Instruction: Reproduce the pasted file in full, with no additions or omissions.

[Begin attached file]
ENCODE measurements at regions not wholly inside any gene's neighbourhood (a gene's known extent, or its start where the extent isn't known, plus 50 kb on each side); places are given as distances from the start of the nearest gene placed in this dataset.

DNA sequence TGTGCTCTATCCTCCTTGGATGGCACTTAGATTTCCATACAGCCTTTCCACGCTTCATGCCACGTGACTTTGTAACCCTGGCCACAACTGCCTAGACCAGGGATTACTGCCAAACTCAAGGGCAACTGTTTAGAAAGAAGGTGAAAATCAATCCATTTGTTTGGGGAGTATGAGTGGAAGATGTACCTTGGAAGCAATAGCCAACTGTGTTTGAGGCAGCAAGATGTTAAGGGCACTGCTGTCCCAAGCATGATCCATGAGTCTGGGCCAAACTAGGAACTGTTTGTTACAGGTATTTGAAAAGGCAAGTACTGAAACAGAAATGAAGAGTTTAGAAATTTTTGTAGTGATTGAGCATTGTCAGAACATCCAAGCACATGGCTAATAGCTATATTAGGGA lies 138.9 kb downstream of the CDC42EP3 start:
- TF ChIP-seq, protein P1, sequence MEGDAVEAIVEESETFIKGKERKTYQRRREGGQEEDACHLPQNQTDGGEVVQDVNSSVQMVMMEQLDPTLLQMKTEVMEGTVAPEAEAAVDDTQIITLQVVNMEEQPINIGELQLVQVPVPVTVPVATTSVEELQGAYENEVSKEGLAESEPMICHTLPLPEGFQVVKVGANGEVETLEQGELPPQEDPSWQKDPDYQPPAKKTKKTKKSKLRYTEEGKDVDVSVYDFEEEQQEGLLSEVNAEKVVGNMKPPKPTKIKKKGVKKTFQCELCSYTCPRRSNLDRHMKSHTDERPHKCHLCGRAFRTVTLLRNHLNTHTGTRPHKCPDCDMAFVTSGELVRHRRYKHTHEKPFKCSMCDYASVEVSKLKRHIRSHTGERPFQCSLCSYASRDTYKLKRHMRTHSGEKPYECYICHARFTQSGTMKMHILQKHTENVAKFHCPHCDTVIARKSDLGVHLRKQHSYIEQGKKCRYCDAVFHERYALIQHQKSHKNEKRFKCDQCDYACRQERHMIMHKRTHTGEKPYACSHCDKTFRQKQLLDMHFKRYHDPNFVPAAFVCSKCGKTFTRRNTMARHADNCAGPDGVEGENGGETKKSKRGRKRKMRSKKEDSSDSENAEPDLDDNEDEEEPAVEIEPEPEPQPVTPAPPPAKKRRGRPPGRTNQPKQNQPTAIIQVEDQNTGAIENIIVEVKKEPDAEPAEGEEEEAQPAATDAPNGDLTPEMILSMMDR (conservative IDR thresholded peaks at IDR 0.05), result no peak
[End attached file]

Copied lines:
ENCODE measurements at regions not wholly inside any gene's neighbourhood (a gene's known extent, or its start where the extent isn't known, plus 50 kb on each side); places are given as distances from the start of the nearest gene placed in this dataset.

DNA sequence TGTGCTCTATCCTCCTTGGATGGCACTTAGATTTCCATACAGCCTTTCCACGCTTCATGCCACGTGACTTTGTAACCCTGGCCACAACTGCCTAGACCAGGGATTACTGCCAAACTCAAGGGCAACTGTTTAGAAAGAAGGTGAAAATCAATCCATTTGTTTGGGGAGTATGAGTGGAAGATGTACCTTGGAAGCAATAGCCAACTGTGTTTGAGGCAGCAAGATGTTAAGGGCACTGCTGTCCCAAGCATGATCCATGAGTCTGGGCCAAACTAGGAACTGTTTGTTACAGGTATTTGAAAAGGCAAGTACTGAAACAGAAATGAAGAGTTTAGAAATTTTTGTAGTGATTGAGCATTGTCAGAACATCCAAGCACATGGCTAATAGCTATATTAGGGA lies 138.9 kb downstream of the CDC42EP3 start:
- TF ChIP-seq, protein P1, sequence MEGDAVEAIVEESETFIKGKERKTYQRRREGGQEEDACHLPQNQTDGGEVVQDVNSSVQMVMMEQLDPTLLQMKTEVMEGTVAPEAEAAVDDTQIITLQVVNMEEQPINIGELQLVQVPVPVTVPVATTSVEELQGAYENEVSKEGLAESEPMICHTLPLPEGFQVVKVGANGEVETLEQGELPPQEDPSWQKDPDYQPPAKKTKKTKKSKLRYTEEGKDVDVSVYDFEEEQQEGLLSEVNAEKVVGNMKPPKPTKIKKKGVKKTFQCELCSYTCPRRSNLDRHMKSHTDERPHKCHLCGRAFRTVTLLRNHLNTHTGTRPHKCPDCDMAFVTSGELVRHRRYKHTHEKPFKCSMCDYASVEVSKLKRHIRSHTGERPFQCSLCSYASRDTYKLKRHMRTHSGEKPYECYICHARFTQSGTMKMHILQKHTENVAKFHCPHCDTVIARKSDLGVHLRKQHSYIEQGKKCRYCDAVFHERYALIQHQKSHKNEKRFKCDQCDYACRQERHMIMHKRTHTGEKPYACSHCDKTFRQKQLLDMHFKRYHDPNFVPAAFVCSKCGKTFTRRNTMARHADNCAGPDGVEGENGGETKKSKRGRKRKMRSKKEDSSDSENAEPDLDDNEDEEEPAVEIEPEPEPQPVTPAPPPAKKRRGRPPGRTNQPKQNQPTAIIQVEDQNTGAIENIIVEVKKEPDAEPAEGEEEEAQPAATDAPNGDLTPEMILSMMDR (conservative IDR thresholded peaks at IDR 0.05), result no peak